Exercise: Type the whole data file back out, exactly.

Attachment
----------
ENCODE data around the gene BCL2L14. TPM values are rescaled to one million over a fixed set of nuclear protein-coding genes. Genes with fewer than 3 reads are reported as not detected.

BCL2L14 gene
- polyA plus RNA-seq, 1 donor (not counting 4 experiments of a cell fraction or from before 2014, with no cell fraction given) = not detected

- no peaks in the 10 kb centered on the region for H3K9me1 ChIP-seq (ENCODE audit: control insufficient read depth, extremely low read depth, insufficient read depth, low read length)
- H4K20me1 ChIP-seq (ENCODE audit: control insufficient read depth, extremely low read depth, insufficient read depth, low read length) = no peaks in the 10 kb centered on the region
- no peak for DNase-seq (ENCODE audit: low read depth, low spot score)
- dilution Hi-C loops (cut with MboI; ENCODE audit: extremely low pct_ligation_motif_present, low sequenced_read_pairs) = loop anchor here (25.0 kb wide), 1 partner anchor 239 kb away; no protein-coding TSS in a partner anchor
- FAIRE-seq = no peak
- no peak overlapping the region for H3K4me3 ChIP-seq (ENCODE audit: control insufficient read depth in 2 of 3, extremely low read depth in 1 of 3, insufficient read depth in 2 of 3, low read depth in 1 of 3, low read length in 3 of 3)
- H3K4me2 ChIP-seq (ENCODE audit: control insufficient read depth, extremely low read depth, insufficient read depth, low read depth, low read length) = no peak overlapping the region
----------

ENCODE data around the gene BCL2L14. TPM values are rescaled to one million over a fixed set of nuclear protein-coding genes. Genes with fewer than 3 reads are reported as not detected.

BCL2L14 gene
- polyA plus RNA-seq, 1 donor (not counting 4 experiments of a cell fraction or from before 2014, with no cell fraction given) = not detected

- no peaks in the 10 kb centered on the region for H3K9me1 ChIP-seq (ENCODE audit: control insufficient read depth, extremely low read depth, insufficient read depth, low read length)
- H4K20me1 ChIP-seq (ENCODE audit: control insufficient read depth, extremely low read depth, insufficient read depth, low read length) = no peaks in the 10 kb centered on the region
- no peak for DNase-seq (ENCODE audit: low read depth, low spot score)
- dilution Hi-C loops (cut with MboI; ENCODE audit: extremely low pct_ligation_motif_present, low sequenced_read_pairs) = loop anchor here (25.0 kb wide), 1 partner anchor 239 kb away; no protein-coding TSS in a partner anchor
- FAIRE-seq = no peak
- no peak overlapping the region for H3K4me3 ChIP-seq (ENCODE audit: control insufficient read depth in 2 of 3, extremely low read depth in 1 of 3, insufficient read depth in 2 of 3, low read depth in 1 of 3, low read length in 3 of 3)
- H3K4me2 ChIP-seq (ENCODE audit: control insufficient read depth, extremely low read depth, insufficient read depth, low read depth, low read length) = no peak overlapping the region